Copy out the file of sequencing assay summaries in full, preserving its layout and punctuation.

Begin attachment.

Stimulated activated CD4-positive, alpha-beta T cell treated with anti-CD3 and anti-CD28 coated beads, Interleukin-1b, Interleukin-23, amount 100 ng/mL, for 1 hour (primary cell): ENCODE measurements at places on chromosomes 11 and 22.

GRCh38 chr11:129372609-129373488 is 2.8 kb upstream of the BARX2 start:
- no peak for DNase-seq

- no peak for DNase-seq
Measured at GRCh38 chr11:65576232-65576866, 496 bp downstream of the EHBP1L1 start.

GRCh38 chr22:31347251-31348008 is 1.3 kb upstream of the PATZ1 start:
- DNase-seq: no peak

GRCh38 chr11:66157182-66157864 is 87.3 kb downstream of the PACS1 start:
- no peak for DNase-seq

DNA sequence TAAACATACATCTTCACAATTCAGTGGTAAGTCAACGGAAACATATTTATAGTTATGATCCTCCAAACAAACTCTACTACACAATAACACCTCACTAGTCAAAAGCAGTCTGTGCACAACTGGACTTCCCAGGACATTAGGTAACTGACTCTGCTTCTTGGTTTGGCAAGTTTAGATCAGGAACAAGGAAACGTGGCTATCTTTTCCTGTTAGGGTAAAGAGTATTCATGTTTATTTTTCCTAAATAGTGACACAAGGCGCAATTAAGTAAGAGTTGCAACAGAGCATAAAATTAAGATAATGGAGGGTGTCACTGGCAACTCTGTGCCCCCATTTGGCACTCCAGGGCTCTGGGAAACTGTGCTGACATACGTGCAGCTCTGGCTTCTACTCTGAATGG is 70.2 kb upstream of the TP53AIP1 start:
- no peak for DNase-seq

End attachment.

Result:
Stimulated activated CD4-positive, alpha-beta T cell treated with anti-CD3 and anti-CD28 coated beads, Interleukin-1b, Interleukin-23, amount 100 ng/mL, for 1 hour (primary cell): ENCODE measurements at places on chromosomes 11 and 22.

GRCh38 chr11:129372609-129373488 is 2.8 kb upstream of the BARX2 start:
- no peak for DNase-seq

- no peak for DNase-seq
Measured at GRCh38 chr11:65576232-65576866, 496 bp downstream of the EHBP1L1 start.

GRCh38 chr22:31347251-31348008 is 1.3 kb upstream of the PATZ1 start:
- DNase-seq: no peak

GRCh38 chr11:66157182-66157864 is 87.3 kb downstream of the PACS1 start:
- no peak for DNase-seq

DNA sequence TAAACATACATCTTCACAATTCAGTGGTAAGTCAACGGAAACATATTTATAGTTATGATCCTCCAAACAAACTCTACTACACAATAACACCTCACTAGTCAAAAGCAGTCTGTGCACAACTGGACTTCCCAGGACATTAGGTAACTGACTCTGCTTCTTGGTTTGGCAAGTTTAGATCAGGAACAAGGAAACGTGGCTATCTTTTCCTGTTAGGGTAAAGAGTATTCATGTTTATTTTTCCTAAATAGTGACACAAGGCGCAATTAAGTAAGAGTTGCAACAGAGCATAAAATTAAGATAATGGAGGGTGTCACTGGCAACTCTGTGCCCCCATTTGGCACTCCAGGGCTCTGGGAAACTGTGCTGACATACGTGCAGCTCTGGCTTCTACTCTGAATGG is 70.2 kb upstream of the TP53AIP1 start:
- no peak for DNase-seq